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Cloud Computing: A viable platform to host e-Governance applications in India

ICTpost Governance Bureau 
Datacentres and Cloud Computing to save billions

Datacentres and Cloud Computing to save billions

Indian Government has taken the next step in moving vital government infrastructure onto the cloud. The Department of Electronics and Information Technology is planning to connect state data centres (SDC) through a national cloud network, as part of the National eGovernance Plan, which would provide government business services to the citizens via the Internet. There are SDCs in 16 states presently. It has invited firms, through a request for proposal (RPF), to set up and maintain the private clouds in each state. “The invitation to bid is for supply, installation, configuration…for the components of the State Data Centres for cloud enablement,” says the Department of IT draft tender.

The SDCs, which would be built at an estimated Rs. 5 crore, will help in saving money as IT resources would be shared by departments.

Cloud computing saves energy and emissions by using infrastructure more efficiently. It does this in four ways, according to a recent report from Microsoft, Accenture and WSP Environment & Energy.

  • Dynamic Provisioning: Providing infrastructure only when its needed
  • Multi-Tenancy: Multiple organisations share the same servers to maximise efficiency
  • Server Utilisation: Making sure a software application is using the server efficiently, so more can be done on the same server
  • Data Centre Efficiency: Measured by power usage effectiveness (PUE), the design, build and operation of data centres, including heating and cooling or lighting efficiency, is optimised.

Cloud computing is one of the thrust areas of the proposed National IT Policy that envisages to increase revenues of IT and ITES Industry from US$100 billion at present to US$300 billion by 2020. This policy likely to to be placed before Cabinet within a week for its approval.

Data Centre concept in NeGP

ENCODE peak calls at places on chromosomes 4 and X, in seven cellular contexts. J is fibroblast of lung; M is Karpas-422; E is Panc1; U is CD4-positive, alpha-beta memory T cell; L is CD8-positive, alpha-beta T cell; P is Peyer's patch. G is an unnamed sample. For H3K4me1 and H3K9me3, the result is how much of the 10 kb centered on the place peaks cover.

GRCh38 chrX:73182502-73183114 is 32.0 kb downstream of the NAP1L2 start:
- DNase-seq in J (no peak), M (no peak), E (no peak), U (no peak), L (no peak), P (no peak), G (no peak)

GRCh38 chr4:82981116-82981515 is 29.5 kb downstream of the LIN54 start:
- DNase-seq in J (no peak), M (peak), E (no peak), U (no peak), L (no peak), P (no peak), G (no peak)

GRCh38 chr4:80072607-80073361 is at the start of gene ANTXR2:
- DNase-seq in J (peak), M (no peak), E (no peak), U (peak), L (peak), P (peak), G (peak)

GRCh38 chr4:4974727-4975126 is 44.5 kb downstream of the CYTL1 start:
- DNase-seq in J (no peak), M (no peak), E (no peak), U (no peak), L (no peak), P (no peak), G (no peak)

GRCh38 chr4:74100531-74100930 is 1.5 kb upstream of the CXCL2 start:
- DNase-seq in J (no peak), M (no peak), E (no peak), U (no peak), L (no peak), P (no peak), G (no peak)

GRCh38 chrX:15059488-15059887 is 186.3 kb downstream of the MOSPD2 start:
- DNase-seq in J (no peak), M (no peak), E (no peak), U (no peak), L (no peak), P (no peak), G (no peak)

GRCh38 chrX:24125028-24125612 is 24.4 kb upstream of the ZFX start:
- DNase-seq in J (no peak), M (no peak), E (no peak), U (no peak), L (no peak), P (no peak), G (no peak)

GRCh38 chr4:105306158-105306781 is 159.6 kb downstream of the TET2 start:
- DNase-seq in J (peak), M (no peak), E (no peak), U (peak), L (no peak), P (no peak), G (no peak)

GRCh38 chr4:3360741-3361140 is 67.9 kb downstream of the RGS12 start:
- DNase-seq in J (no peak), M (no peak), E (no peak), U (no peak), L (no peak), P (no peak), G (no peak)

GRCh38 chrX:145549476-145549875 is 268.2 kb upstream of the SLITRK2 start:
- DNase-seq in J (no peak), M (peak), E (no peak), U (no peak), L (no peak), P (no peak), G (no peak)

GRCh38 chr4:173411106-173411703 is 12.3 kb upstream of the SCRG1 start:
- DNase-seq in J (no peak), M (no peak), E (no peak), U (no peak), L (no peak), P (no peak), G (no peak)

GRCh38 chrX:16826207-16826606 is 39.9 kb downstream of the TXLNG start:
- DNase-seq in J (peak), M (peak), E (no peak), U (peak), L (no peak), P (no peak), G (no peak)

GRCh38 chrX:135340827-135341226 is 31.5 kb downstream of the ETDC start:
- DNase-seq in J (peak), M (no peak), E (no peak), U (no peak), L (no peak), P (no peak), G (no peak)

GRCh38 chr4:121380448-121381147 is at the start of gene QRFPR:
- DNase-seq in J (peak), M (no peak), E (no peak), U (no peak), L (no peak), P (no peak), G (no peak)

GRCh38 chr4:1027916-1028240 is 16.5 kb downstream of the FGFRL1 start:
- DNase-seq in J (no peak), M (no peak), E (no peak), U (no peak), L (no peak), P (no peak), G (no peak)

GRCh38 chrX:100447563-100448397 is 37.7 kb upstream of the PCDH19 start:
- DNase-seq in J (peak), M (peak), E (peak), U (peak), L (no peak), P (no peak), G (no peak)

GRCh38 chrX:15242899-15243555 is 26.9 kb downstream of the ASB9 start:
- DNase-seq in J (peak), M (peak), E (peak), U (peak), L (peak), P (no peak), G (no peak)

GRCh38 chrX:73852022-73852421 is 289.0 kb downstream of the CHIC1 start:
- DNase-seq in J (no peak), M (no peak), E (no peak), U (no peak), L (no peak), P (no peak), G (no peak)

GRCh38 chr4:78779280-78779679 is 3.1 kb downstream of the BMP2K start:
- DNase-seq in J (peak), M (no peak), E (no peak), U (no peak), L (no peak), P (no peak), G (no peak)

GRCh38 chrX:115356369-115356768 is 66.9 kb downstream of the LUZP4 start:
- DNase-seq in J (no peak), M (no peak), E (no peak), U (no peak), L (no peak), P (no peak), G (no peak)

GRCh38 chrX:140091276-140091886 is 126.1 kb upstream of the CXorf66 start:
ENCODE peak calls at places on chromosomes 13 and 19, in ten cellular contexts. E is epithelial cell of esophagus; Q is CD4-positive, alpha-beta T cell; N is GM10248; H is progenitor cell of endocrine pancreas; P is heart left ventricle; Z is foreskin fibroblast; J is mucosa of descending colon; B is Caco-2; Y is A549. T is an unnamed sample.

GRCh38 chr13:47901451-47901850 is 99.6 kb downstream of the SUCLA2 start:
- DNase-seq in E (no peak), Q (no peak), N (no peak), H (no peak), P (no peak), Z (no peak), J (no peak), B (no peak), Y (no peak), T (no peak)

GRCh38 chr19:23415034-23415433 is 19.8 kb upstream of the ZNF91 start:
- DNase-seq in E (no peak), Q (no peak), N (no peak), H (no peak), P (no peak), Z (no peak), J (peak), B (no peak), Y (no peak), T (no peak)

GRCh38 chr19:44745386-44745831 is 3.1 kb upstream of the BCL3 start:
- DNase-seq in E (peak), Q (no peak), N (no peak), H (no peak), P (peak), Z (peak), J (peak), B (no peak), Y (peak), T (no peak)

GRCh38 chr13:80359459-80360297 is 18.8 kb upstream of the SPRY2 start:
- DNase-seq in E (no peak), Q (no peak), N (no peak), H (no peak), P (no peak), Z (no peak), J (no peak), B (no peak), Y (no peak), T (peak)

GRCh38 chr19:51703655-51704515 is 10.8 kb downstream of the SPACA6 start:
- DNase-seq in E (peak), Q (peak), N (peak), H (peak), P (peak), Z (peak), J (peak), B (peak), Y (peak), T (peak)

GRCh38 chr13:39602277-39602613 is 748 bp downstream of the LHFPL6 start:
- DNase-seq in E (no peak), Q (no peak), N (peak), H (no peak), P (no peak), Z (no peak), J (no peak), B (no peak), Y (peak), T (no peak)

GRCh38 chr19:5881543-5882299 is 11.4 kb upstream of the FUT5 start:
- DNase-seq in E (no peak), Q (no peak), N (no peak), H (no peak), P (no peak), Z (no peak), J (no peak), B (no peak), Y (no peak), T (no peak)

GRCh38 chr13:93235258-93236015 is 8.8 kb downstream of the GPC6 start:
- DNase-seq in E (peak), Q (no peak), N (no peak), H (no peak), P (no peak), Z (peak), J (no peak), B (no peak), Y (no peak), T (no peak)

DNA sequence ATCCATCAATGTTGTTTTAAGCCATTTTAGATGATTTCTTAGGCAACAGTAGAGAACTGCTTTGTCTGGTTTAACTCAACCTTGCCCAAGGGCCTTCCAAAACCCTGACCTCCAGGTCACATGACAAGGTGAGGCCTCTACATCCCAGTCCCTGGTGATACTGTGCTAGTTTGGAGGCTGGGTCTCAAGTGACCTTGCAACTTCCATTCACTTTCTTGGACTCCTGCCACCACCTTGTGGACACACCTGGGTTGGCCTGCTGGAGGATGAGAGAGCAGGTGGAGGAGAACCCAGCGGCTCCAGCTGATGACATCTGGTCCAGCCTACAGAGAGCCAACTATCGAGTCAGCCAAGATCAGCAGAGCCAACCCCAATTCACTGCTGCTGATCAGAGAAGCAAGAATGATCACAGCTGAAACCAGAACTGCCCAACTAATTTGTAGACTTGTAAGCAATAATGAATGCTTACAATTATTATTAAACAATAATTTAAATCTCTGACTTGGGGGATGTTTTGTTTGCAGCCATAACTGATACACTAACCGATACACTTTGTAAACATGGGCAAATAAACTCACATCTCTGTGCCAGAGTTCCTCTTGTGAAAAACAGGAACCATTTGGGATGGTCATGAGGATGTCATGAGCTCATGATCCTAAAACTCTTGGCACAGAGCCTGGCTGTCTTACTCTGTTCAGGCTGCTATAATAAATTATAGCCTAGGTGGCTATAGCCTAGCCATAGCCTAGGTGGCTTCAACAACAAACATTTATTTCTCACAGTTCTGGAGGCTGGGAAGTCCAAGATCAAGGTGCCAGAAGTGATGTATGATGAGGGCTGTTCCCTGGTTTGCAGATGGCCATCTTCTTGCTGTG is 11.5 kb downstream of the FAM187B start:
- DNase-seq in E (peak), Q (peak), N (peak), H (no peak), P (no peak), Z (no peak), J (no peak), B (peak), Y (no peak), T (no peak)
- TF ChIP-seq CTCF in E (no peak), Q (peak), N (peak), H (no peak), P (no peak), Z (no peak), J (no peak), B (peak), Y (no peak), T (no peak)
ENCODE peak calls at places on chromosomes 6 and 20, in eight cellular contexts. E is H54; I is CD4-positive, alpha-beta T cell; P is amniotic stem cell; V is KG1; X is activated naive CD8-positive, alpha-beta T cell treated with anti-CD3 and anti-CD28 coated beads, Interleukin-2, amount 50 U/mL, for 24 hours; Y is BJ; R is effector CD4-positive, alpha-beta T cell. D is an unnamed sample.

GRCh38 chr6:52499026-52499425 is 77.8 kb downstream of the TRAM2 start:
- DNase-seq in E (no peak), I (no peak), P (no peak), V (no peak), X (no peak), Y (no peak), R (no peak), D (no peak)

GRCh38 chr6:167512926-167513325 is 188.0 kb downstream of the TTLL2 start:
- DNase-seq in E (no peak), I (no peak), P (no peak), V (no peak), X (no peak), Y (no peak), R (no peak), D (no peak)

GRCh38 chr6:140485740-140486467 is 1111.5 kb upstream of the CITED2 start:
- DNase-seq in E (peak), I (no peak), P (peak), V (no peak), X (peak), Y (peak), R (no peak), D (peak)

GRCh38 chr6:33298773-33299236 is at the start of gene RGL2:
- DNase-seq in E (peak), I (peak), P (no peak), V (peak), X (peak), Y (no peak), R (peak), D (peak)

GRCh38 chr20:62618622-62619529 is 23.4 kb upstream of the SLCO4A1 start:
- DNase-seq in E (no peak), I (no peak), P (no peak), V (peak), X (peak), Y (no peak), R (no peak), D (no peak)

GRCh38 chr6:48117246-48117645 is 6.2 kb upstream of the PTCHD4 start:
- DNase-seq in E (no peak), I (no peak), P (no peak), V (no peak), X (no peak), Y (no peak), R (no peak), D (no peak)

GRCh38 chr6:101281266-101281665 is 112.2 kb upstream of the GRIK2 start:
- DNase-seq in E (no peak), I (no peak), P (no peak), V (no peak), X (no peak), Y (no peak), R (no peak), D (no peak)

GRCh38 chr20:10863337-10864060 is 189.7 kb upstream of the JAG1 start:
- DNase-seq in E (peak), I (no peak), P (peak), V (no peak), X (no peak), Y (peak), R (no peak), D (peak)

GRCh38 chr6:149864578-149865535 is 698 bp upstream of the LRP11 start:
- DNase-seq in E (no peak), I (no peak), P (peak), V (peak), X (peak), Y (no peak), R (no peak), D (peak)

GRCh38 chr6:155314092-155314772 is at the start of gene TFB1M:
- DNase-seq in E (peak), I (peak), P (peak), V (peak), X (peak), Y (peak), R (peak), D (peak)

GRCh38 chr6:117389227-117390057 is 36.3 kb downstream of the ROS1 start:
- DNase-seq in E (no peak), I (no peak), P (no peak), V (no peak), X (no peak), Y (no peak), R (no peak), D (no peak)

The Government of India has recognised the potential of Information and Communication Technology (ICT) for rapid and all round development in general and transforming governance in particular. With a vision of making all government services accessible to the common man in his locality, through service delivery outlets and to ensure efficiency, transparency & reliability of such services at affordable costs to realise the basic needs of the common man, the Government of India has come up with the National e-Governance Plan. For citizen-centric governance, it is imperative that benefits of ICT should be leveraged to reach the citizens within shortest possible time, in a reliable, secure and cost effective manner. To achieve the citizen centric service delivery goal, the networking, hosting of data and service delivery channels, State Wide Area Network (SWAN), State Data Centres (SDCs) & Common Service Centres (CSCs) were identified as the three core infrastructure pillars of NeGP.

Promise of improved hardware utilisation

Most organisations, however, do not have the capacity, or need, to build their own data centres. Rather than investing in an expensive in-house data centre, cloud computing offers organisations the promises of improved hardware utilisation. Clusters of shared users make better use of power that would be consumed by a data centre server that is already up and running. Cloud computing also can reduce the demands that generate at peak loading times through the automated scheduling of tasks and technological processes like rapid provisioning. This consolidation of real estate plus the implementation of more efficient technologies is analogous to modern farming: cloud computing adopters are doing more on the same amount or even less space than they were even a few years ago.

Over the next decade Cloud Computing will transform how IT is purchased, sourced and provisioned, according to the research firm IDC. Companies use the advanced technologies that Cloud Computing offers to exchange digital information around the world, and across a variety of devices. Companies are able to quickly deploy new applications and meet peak workloads without adding to existing infrastructure. Its autonomic features can be applied to predict harmful events, such as overheating or unbalanced workloads, and take corrective actions. These are all advantages for companies under pressure to save time, and money and maintain a complex IT infrastructure while keeping their primary focus on the business.

Public or external cloud-based services, which receive most of the media attention, are available from a third-party service provider, via the Internet. The term ‘public’ does not always mean free. Some are fairly inexpensive to use, and frequently companies pay vendors per use. Cloud Computing platforms can also be private, however, and hybrid architectures integrate both private and public platforms.

Whether the future of ICT truly becomes one of only cloud computing remains to be seen. Large organisations that have the capital will long insist on having their own data centres for logistical and security reasons. Meanwhile, the harshest critics of the ICT industry will never be satisfied because the transfer of documents, sound files, images and videos will always consume energy. But when you take into account the energy needed to transfer bits of information for an MP3 song compared to what it takes to manufacture and transport a compact disc, the growing demand for data on demand will still consume less energy than the more traditional methods of completing tasks and distributing products – from the recording of songs to the sharing architectural blueprints.

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